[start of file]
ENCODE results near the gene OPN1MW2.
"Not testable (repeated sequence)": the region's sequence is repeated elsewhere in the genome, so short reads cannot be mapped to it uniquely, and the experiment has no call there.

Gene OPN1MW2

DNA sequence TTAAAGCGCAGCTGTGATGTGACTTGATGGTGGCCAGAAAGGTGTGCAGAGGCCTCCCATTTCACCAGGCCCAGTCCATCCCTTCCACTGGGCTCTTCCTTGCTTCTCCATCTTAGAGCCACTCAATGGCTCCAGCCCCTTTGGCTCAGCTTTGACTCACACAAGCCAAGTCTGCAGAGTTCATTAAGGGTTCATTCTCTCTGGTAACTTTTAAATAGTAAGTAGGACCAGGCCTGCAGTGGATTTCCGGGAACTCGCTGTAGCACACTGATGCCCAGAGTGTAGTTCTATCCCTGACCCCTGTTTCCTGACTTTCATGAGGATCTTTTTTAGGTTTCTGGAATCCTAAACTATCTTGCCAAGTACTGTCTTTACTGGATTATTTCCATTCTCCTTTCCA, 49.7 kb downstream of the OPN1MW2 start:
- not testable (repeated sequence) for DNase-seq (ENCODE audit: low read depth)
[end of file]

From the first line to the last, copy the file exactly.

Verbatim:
ENCODE results near the gene OPN1MW2.
"Not testable (repeated sequence)": the region's sequence is repeated elsewhere in the genome, so short reads cannot be mapped to it uniquely, and the experiment has no call there.

Gene OPN1MW2

DNA sequence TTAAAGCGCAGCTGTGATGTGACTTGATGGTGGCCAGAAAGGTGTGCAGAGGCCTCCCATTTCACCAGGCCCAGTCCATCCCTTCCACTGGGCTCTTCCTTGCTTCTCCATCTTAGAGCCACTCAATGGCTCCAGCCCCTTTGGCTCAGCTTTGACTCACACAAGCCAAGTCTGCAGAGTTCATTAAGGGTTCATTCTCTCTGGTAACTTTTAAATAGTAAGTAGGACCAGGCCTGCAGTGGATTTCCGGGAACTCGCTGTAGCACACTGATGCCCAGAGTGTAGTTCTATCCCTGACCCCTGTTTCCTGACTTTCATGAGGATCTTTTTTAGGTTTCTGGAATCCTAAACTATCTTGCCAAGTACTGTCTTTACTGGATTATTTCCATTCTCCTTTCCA, 49.7 kb downstream of the OPN1MW2 start:
- not testable (repeated sequence) for DNase-seq (ENCODE audit: low read depth)